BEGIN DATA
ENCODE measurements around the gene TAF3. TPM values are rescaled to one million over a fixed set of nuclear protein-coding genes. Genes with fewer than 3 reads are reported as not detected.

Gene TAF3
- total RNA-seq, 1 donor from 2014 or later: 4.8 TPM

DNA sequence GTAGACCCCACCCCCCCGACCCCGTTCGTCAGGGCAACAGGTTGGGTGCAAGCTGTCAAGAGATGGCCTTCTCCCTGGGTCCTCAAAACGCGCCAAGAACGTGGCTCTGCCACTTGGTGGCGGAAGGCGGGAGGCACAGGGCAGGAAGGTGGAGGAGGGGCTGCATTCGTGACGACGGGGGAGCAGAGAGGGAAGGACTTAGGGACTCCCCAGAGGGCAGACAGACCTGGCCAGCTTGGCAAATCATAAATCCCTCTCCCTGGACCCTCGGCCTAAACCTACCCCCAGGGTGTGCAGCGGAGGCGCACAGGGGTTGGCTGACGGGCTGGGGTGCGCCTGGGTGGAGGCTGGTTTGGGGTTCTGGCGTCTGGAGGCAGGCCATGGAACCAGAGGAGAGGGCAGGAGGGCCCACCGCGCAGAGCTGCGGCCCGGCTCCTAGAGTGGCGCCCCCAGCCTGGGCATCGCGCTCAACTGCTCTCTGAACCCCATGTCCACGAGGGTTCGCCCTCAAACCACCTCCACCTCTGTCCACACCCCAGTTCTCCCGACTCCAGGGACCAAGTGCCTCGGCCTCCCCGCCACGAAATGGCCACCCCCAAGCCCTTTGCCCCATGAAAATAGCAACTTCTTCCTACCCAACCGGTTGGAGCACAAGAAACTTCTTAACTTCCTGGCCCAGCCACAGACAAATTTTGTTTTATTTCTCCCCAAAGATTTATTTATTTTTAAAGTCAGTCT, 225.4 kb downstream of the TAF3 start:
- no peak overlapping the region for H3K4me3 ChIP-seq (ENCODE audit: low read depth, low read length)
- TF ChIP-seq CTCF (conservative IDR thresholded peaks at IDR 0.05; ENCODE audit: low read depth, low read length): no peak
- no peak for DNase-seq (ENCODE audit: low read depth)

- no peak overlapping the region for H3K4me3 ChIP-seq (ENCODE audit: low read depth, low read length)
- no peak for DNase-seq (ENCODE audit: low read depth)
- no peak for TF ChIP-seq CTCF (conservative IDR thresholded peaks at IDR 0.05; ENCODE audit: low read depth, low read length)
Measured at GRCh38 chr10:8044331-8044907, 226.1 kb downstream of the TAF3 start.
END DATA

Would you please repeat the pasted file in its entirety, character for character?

ENCODE measurements around the gene TAF3. TPM values are rescaled to one million over a fixed set of nuclear protein-coding genes. Genes with fewer than 3 reads are reported as not detected.

Gene TAF3
- total RNA-seq, 1 donor from 2014 or later: 4.8 TPM

DNA sequence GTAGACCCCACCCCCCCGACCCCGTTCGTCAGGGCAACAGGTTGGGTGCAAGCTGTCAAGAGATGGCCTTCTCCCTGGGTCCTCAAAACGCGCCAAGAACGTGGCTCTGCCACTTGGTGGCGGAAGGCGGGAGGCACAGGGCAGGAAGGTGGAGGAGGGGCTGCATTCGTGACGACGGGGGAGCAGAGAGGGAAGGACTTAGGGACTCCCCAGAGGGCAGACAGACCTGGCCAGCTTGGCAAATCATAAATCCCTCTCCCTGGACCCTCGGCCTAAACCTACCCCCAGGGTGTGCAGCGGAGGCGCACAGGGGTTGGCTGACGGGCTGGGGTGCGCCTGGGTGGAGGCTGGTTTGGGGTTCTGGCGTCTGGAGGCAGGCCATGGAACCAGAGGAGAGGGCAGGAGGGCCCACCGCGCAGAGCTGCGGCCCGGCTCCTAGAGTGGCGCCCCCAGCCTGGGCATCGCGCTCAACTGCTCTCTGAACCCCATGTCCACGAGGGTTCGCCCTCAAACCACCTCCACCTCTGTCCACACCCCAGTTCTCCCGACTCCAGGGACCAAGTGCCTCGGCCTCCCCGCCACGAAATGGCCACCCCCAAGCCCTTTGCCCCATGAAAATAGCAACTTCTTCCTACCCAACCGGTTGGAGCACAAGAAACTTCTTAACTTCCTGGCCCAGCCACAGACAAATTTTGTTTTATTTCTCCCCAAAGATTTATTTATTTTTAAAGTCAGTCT, 225.4 kb downstream of the TAF3 start:
- no peak overlapping the region for H3K4me3 ChIP-seq (ENCODE audit: low read depth, low read length)
- TF ChIP-seq CTCF (conservative IDR thresholded peaks at IDR 0.05; ENCODE audit: low read depth, low read length): no peak
- no peak for DNase-seq (ENCODE audit: low read depth)

- no peak overlapping the region for H3K4me3 ChIP-seq (ENCODE audit: low read depth, low read length)
- no peak for DNase-seq (ENCODE audit: low read depth)
- no peak for TF ChIP-seq CTCF (conservative IDR thresholded peaks at IDR 0.05; ENCODE audit: low read depth, low read length)
Measured at GRCh38 chr10:8044331-8044907, 226.1 kb downstream of the TAF3 start.